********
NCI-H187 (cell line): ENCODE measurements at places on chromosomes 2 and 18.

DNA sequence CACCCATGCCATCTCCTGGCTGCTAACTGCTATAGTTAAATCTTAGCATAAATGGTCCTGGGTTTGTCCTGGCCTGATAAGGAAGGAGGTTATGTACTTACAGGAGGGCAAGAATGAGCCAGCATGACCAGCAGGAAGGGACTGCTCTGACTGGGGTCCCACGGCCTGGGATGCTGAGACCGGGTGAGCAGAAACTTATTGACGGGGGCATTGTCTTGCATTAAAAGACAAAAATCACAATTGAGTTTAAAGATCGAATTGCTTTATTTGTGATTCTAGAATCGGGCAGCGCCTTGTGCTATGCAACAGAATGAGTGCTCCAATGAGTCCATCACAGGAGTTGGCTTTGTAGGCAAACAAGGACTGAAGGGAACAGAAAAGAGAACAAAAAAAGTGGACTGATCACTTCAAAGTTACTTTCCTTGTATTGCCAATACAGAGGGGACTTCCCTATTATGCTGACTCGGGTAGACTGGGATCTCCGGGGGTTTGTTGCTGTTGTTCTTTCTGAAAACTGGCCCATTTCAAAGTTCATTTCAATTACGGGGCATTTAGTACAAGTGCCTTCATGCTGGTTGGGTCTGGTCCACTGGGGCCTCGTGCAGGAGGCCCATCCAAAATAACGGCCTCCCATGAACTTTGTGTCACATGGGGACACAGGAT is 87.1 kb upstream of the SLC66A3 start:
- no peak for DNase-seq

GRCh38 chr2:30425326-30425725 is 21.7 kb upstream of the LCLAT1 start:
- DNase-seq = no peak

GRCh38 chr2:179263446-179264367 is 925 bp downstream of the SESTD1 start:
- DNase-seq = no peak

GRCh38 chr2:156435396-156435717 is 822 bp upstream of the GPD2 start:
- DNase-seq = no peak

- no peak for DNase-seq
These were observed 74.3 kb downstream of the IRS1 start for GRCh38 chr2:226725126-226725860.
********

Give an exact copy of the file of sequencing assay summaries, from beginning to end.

NCI-H187 (cell line): ENCODE measurements at places on chromosomes 2 and 18.

DNA sequence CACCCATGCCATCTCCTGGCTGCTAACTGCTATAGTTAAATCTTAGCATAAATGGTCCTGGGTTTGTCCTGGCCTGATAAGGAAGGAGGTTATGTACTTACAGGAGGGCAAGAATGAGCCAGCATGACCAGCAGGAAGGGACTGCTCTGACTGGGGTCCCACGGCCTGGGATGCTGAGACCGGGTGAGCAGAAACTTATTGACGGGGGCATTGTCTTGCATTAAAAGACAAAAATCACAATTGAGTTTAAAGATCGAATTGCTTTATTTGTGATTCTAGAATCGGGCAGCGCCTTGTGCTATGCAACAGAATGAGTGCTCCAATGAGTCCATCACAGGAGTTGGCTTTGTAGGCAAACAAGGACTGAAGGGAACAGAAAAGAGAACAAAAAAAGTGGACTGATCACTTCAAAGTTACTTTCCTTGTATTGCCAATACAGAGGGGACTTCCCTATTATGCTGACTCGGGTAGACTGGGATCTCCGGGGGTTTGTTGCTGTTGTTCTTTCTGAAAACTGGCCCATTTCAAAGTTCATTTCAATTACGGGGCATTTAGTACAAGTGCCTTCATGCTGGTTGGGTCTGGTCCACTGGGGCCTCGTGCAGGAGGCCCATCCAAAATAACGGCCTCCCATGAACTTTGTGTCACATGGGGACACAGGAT is 87.1 kb upstream of the SLC66A3 start:
- no peak for DNase-seq

GRCh38 chr2:30425326-30425725 is 21.7 kb upstream of the LCLAT1 start:
- DNase-seq = no peak

GRCh38 chr2:179263446-179264367 is 925 bp downstream of the SESTD1 start:
- DNase-seq = no peak

GRCh38 chr2:156435396-156435717 is 822 bp upstream of the GPD2 start:
- DNase-seq = no peak

- no peak for DNase-seq
These were observed 74.3 kb downstream of the IRS1 start for GRCh38 chr2:226725126-226725860.